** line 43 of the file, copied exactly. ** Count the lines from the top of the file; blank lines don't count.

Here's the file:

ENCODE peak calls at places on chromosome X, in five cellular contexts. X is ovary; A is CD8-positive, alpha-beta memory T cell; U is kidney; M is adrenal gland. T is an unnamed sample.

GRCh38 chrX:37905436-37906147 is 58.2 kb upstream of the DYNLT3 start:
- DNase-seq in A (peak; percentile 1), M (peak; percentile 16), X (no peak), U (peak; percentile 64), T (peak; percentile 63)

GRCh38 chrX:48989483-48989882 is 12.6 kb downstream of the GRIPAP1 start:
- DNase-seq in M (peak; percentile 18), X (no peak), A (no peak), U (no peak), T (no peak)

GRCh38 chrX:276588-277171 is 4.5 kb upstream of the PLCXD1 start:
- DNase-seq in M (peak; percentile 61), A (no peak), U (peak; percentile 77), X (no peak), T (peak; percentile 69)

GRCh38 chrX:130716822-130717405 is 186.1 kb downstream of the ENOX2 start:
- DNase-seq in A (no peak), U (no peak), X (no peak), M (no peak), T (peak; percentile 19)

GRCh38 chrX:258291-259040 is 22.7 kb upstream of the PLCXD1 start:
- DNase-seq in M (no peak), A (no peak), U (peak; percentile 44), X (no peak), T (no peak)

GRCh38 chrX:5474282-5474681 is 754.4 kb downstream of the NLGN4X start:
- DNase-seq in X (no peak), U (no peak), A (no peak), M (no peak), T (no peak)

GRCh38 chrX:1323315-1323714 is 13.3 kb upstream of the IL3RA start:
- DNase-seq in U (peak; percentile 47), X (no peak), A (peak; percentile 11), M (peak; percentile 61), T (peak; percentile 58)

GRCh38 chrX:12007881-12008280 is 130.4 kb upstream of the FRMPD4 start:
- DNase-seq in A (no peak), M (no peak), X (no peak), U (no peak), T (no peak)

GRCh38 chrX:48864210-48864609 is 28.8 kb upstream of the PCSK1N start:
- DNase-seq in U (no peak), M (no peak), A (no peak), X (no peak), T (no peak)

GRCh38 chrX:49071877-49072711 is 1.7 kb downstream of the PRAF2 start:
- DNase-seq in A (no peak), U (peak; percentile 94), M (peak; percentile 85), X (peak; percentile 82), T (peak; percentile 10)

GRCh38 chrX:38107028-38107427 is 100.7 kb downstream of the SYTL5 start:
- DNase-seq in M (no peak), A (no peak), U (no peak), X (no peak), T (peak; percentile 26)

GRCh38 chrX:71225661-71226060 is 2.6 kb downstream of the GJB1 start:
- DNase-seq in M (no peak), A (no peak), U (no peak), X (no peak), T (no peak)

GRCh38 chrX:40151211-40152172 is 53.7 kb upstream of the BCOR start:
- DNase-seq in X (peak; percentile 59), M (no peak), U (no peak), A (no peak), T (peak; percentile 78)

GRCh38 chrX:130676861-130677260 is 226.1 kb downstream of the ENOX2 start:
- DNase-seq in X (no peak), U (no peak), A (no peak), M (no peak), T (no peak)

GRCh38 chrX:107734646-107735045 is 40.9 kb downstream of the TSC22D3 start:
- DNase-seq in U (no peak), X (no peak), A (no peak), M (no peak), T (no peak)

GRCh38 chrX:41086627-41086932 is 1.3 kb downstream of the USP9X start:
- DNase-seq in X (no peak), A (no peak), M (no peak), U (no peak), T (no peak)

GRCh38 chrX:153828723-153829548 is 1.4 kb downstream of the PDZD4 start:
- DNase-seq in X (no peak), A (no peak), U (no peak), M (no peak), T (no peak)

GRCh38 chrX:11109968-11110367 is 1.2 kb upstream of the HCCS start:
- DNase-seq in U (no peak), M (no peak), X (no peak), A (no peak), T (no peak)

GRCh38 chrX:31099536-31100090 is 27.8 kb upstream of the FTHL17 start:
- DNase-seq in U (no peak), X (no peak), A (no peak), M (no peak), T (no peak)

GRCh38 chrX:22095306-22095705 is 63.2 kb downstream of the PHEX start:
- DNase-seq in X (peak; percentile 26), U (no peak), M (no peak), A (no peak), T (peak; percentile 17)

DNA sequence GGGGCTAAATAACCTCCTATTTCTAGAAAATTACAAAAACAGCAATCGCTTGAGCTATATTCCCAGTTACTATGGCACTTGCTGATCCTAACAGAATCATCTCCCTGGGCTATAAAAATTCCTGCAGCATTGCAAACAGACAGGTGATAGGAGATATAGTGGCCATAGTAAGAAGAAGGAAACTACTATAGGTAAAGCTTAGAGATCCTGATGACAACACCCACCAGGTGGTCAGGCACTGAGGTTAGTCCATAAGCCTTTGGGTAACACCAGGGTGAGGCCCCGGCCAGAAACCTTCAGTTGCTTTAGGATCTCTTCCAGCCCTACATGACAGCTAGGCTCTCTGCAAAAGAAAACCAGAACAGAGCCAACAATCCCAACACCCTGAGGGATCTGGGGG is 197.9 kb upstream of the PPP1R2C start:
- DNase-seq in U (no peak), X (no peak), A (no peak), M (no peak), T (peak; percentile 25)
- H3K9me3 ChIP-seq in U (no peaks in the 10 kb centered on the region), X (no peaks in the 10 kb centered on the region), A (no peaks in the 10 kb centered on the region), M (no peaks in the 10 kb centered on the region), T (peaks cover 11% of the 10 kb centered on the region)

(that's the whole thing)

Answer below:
- DNase-seq in U (no peak), X (no peak), A (no peak), M (no peak), T (peak; percentile 25)